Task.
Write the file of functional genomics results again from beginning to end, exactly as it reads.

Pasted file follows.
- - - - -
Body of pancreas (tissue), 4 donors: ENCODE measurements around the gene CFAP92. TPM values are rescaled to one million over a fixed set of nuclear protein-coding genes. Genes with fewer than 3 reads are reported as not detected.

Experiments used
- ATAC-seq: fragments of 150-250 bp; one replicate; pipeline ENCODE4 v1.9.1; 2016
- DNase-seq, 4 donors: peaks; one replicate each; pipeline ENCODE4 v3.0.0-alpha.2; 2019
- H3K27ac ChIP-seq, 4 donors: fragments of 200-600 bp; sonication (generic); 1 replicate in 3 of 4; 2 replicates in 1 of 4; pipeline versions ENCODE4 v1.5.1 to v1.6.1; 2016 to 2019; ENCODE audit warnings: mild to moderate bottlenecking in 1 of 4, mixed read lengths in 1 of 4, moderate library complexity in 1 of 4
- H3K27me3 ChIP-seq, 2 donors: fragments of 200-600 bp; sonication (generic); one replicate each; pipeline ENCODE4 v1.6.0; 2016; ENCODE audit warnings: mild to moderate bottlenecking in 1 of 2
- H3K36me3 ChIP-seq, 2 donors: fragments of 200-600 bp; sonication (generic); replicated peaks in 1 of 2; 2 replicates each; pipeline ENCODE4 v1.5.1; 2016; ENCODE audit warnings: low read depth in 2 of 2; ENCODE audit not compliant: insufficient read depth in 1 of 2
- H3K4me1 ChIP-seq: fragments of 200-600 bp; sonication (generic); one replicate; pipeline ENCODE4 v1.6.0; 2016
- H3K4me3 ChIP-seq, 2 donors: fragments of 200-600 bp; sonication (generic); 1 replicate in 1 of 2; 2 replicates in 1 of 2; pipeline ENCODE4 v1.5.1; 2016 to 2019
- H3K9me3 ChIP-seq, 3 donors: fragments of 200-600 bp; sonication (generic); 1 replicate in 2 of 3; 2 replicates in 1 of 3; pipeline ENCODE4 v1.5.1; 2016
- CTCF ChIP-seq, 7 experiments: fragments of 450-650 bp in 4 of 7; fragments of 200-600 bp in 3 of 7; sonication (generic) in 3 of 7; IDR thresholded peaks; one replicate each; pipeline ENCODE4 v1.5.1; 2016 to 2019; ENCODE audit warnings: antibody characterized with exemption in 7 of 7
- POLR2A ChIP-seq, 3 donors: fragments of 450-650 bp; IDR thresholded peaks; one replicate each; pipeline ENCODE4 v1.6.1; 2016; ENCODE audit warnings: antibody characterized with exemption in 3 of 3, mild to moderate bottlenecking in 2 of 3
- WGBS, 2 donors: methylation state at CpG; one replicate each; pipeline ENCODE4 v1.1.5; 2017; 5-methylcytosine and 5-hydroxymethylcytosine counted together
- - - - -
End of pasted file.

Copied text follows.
Body of pancreas (tissue), 4 donors: ENCODE measurements around the gene CFAP92. TPM values are rescaled to one million over a fixed set of nuclear protein-coding genes. Genes with fewer than 3 reads are reported as not detected.

Experiments used
- ATAC-seq: fragments of 150-250 bp; one replicate; pipeline ENCODE4 v1.9.1; 2016
- DNase-seq, 4 donors: peaks; one replicate each; pipeline ENCODE4 v3.0.0-alpha.2; 2019
- H3K27ac ChIP-seq, 4 donors: fragments of 200-600 bp; sonication (generic); 1 replicate in 3 of 4; 2 replicates in 1 of 4; pipeline versions ENCODE4 v1.5.1 to v1.6.1; 2016 to 2019; ENCODE audit warnings: mild to moderate bottlenecking in 1 of 4, mixed read lengths in 1 of 4, moderate library complexity in 1 of 4
- H3K27me3 ChIP-seq, 2 donors: fragments of 200-600 bp; sonication (generic); one replicate each; pipeline ENCODE4 v1.6.0; 2016; ENCODE audit warnings: mild to moderate bottlenecking in 1 of 2
- H3K36me3 ChIP-seq, 2 donors: fragments of 200-600 bp; sonication (generic); replicated peaks in 1 of 2; 2 replicates each; pipeline ENCODE4 v1.5.1; 2016; ENCODE audit warnings: low read depth in 2 of 2; ENCODE audit not compliant: insufficient read depth in 1 of 2
- H3K4me1 ChIP-seq: fragments of 200-600 bp; sonication (generic); one replicate; pipeline ENCODE4 v1.6.0; 2016
- H3K4me3 ChIP-seq, 2 donors: fragments of 200-600 bp; sonication (generic); 1 replicate in 1 of 2; 2 replicates in 1 of 2; pipeline ENCODE4 v1.5.1; 2016 to 2019
- H3K9me3 ChIP-seq, 3 donors: fragments of 200-600 bp; sonication (generic); 1 replicate in 2 of 3; 2 replicates in 1 of 3; pipeline ENCODE4 v1.5.1; 2016
- CTCF ChIP-seq, 7 experiments: fragments of 450-650 bp in 4 of 7; fragments of 200-600 bp in 3 of 7; sonication (generic) in 3 of 7; IDR thresholded peaks; one replicate each; pipeline ENCODE4 v1.5.1; 2016 to 2019; ENCODE audit warnings: antibody characterized with exemption in 7 of 7
- POLR2A ChIP-seq, 3 donors: fragments of 450-650 bp; IDR thresholded peaks; one replicate each; pipeline ENCODE4 v1.6.1; 2016; ENCODE audit warnings: antibody characterized with exemption in 3 of 3, mild to moderate bottlenecking in 2 of 3
- WGBS, 2 donors: methylation state at CpG; one replicate each; pipeline ENCODE4 v1.1.5; 2017; 5-methylcytosine and 5-hydroxymethylcytosine counted together